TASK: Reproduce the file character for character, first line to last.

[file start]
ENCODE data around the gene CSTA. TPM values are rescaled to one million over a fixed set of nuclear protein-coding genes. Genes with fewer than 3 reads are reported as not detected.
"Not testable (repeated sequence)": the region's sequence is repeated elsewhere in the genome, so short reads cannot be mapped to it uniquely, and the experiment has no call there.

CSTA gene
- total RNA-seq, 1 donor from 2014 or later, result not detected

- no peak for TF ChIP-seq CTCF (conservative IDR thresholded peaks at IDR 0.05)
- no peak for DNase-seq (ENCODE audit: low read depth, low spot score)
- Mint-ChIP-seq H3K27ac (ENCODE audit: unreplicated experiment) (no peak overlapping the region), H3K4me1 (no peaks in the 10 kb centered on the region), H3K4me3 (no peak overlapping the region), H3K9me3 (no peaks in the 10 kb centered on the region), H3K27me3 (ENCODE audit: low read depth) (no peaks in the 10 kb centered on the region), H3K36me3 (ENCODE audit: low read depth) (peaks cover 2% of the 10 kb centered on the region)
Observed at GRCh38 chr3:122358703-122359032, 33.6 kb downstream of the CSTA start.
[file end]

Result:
ENCODE data around the gene CSTA. TPM values are rescaled to one million over a fixed set of nuclear protein-coding genes. Genes with fewer than 3 reads are reported as not detected.
"Not testable (repeated sequence)": the region's sequence is repeated elsewhere in the genome, so short reads cannot be mapped to it uniquely, and the experiment has no call there.

CSTA gene
- total RNA-seq, 1 donor from 2014 or later, result not detected

- no peak for TF ChIP-seq CTCF (conservative IDR thresholded peaks at IDR 0.05)
- no peak for DNase-seq (ENCODE audit: low read depth, low spot score)
- Mint-ChIP-seq H3K27ac (ENCODE audit: unreplicated experiment) (no peak overlapping the region), H3K4me1 (no peaks in the 10 kb centered on the region), H3K4me3 (no peak overlapping the region), H3K9me3 (no peaks in the 10 kb centered on the region), H3K27me3 (ENCODE audit: low read depth) (no peaks in the 10 kb centered on the region), H3K36me3 (ENCODE audit: low read depth) (peaks cover 2% of the 10 kb centered on the region)
Observed at GRCh38 chr3:122358703-122359032, 33.6 kb downstream of the CSTA start.